Enns maintains that we must attend to extrabiblical sources to grapple with the nature of Scripture (48). Not doing so results in “bizarre conclusions” (117). This leads him to explore questions of historicity. He understands Israelite primeval history in Genesis to reflect the common ancient Near Eastern literary genre of myth: “Is it not likely that God would have allowed his word to come to the ancient Israelites according to standards they understood, or are modern standards of truth and error so universal that we should expect premodern cultures to have understood them?” (41) Enns defines myth as an “ancient, premodern, prescientific way of addressing questions of ultimate origins and meaning in the form of stories: Who are we? Where do we come from?” (40) Similarly, he believes biblical law and wisdom texts do not reflect inspired moral standards but “the accepted cultural norms of the day” (42). We wrongly assume Israel’s laws and proverbs are unique compared to their neighbors. However, contradictorily, he suggests that Israelite laws “were to be obeyed in order to form Israel into a godlike community” distinct from their neighbors (57) and to bring “a certain standard of conduct to bear upon Israel in order to make them into a certain kind of people—a people who embody the character of God to a world that did not recognize him” (58-59). I am unclear how Enns is drawing a distinction between moral standards (held in common with the nations) versus a “certain standard of conduct” and embodiment of the “character of God” that the other nations did not seem to have.

Enns states “doctrinal implications of the Bible being so much a part of its ancient context are still not being addressed as they should” (47). If we did so, it seems one implication for Enns is greater reliance on the Spirit to guide the church (49). His view also proposes greater acceptance of differing opinions among Christians. Our understanding of Scripture is “provisional” and “incomplete.” Enns believes how we understand the nature of Scripture has important implications for how we use it—for example, what is normative and what is not (67). The Bible should not be treated as a timeless rule book. What was binding for the Israelites is not necessarily normative for us (it would be interesting to know how he views the New Testament on this). He writes, “[E]very generation of Christians in every cultural context must seek to see how God is speaking to them in and through Scripture” (67, 168). The Bible is not static but has a “built-in dynamic quality” (94, 170). The Bible does not provide rules, but rather “trajectories” (170). Enns denies this implies relativism but only that each generation “has to make the gospel message its own by wrestling with how the gospel connects with the world in which that generation is living” (67-68).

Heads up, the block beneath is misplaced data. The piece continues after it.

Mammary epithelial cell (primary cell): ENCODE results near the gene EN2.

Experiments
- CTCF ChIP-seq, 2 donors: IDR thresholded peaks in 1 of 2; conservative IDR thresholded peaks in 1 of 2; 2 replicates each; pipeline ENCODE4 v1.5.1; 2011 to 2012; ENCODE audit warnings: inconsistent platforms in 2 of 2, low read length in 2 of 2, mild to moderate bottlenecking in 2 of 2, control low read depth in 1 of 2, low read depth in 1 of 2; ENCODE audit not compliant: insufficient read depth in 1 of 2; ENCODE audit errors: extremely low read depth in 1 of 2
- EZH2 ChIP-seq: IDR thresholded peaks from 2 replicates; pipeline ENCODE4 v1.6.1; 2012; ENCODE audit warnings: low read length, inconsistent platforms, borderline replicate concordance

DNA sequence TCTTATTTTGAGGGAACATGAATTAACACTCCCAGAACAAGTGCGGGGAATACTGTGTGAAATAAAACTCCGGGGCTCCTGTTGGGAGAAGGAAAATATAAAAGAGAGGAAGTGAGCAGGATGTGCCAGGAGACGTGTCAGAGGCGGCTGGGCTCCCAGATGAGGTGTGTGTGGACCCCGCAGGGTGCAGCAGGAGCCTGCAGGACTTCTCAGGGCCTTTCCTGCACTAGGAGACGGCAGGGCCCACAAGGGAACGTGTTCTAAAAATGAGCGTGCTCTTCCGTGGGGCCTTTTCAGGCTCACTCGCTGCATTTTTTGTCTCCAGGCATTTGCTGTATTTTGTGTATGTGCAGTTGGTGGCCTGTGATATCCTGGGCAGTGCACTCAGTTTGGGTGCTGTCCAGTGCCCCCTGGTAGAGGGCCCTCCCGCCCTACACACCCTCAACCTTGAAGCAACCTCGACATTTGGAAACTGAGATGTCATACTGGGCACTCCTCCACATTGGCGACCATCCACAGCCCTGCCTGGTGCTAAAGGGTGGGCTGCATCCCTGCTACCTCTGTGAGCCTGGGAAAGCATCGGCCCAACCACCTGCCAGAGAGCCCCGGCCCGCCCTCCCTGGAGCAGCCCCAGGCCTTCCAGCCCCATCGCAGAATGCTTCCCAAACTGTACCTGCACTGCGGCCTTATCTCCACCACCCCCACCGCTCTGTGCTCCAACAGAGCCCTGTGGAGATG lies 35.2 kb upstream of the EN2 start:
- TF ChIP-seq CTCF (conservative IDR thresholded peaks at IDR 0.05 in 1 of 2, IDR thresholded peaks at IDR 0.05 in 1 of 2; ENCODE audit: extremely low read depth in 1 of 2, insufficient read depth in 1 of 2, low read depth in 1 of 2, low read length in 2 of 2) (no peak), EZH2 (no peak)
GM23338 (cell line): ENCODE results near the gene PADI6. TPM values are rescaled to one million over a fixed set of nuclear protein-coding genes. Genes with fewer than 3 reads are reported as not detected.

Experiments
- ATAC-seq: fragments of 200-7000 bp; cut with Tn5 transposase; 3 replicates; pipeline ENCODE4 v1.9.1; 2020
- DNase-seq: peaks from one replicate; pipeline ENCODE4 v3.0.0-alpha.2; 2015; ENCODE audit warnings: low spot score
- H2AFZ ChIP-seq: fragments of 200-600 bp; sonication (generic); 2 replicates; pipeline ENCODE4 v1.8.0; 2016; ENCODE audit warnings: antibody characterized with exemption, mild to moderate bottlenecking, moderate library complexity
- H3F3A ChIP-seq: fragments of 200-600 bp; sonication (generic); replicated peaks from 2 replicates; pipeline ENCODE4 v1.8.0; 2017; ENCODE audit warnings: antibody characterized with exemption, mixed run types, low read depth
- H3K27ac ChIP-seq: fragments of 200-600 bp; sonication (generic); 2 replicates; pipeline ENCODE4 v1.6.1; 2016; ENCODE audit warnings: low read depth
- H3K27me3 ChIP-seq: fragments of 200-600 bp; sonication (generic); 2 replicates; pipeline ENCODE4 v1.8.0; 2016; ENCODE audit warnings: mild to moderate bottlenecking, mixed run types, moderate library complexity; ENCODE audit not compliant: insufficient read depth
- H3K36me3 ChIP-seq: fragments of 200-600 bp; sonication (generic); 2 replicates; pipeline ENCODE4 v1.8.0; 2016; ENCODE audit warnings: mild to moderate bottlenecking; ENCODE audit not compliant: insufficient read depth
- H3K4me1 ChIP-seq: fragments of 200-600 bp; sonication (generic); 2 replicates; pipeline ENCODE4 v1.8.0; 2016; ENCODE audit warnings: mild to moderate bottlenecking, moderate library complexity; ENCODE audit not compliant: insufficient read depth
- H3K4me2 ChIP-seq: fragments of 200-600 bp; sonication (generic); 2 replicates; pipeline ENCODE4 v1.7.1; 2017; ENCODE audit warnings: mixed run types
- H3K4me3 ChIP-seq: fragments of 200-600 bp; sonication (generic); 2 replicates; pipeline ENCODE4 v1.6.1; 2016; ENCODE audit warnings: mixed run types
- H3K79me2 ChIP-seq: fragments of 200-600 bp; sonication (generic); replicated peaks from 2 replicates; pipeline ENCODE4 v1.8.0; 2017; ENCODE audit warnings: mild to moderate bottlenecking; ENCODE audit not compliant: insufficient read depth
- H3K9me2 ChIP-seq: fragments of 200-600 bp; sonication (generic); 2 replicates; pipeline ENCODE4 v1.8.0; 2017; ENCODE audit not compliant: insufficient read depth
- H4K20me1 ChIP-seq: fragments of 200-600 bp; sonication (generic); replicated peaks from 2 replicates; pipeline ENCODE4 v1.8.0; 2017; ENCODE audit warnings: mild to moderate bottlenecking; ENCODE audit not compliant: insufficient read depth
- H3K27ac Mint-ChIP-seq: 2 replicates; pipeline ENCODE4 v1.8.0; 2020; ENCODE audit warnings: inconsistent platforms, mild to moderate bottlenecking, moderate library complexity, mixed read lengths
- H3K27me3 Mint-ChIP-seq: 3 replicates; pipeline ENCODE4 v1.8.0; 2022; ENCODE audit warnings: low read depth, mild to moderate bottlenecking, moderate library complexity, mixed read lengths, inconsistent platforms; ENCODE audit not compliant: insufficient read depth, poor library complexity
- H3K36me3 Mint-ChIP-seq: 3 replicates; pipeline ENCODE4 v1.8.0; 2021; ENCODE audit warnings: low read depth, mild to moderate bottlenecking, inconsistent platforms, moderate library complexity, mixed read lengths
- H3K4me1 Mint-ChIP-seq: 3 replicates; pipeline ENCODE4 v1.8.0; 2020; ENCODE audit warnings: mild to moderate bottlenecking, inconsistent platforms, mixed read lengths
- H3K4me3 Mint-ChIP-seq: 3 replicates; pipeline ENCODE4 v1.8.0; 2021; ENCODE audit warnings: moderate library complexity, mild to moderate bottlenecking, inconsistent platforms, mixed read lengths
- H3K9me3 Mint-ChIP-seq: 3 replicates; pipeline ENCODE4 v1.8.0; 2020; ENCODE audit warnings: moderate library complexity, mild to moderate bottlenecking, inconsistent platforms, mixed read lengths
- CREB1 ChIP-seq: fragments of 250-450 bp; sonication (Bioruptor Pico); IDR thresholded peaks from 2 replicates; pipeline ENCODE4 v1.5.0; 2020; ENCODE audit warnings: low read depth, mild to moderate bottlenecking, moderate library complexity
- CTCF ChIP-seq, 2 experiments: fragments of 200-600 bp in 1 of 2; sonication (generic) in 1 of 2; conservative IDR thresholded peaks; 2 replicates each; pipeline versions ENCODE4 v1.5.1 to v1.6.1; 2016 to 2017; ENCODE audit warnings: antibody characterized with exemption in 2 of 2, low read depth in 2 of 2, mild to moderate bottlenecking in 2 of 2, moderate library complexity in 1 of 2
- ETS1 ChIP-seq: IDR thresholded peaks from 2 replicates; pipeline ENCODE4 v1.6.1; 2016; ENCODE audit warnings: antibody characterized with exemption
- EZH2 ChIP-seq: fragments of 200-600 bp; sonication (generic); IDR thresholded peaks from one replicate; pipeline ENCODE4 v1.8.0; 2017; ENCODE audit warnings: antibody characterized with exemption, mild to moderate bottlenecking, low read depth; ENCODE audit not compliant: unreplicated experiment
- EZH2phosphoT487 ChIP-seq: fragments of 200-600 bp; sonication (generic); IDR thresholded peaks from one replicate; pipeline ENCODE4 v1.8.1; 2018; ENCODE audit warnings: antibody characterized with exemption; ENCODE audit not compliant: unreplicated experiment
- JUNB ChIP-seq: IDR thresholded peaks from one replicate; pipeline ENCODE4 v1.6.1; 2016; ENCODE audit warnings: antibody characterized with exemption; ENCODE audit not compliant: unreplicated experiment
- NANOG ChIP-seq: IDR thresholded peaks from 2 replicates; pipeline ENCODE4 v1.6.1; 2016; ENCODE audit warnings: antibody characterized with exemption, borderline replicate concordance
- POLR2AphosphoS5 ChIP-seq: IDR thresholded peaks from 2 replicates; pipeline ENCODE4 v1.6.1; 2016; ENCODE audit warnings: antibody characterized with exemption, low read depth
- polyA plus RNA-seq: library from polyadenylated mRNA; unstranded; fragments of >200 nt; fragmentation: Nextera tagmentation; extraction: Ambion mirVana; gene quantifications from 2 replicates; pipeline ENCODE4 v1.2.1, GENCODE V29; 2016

Enns seems to view the Bible primarily as a story in which Christ is the climax (120, 154). In fact, he understands the Old Testament for the Christian in the same way one reads a novel twice—we see certain things the second time around that were missed the first time. In other words, with the coming of Christ we know the end of the story and thus can now see the build up of the story (in the Old Testament) better in retrospect (154). Enns proposes we read the Old Testament in a christotelic way (as opposed to christocentric or christological). That means we don’t exegete the Old Testament as if Christ can be read into everything we find there, but rather that the Old Testament is a story that is pointing forward toward an ending in Christ. The purpose of studying the Bible is “so we can know better who God is and ultimately what he has done in Christ” (173). This study is the “means by which God forms us into the image of his risen Son.”